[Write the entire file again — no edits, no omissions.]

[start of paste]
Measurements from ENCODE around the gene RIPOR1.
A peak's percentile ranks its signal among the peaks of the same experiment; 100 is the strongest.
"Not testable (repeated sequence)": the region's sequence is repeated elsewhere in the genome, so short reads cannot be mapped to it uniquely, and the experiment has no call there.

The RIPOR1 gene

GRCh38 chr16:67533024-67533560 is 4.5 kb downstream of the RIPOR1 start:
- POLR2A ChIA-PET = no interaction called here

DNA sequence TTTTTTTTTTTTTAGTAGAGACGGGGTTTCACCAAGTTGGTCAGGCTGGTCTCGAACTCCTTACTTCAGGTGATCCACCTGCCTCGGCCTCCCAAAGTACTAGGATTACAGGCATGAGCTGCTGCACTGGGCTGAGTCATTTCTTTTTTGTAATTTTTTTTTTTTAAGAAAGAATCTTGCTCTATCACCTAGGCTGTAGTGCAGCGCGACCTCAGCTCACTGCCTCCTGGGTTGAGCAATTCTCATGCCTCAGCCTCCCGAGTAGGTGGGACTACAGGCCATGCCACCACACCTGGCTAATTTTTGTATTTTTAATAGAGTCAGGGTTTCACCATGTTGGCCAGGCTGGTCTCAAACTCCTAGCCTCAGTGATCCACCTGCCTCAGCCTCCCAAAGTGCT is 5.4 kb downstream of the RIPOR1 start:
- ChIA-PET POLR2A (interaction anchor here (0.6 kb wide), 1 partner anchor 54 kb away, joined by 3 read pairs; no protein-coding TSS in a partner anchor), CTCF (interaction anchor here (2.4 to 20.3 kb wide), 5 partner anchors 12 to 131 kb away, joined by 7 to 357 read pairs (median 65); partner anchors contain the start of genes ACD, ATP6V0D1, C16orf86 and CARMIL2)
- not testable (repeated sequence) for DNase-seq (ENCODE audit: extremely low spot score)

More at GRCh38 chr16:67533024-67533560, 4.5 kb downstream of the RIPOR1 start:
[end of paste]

Measurements from ENCODE around the gene RIPOR1.
A peak's percentile ranks its signal among the peaks of the same experiment; 100 is the strongest.
"Not testable (repeated sequence)": the region's sequence is repeated elsewhere in the genome, so short reads cannot be mapped to it uniquely, and the experiment has no call there.

The RIPOR1 gene

GRCh38 chr16:67533024-67533560 is 4.5 kb downstream of the RIPOR1 start:
- POLR2A ChIA-PET = no interaction called here

DNA sequence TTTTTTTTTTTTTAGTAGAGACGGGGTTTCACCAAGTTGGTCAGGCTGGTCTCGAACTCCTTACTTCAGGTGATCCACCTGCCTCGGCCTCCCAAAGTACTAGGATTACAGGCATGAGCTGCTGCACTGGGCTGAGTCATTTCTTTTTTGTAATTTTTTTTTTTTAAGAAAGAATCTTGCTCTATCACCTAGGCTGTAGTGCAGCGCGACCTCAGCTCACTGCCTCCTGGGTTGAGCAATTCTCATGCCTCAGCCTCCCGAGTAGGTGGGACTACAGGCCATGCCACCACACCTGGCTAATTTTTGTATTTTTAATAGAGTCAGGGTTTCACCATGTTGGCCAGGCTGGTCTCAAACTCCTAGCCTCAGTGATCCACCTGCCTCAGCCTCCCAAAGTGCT is 5.4 kb downstream of the RIPOR1 start:
- ChIA-PET POLR2A (interaction anchor here (0.6 kb wide), 1 partner anchor 54 kb away, joined by 3 read pairs; no protein-coding TSS in a partner anchor), CTCF (interaction anchor here (2.4 to 20.3 kb wide), 5 partner anchors 12 to 131 kb away, joined by 7 to 357 read pairs (median 65); partner anchors contain the start of genes ACD, ATP6V0D1, C16orf86 and CARMIL2)
- not testable (repeated sequence) for DNase-seq (ENCODE audit: extremely low spot score)

More at GRCh38 chr16:67533024-67533560, 4.5 kb downstream of the RIPOR1 start: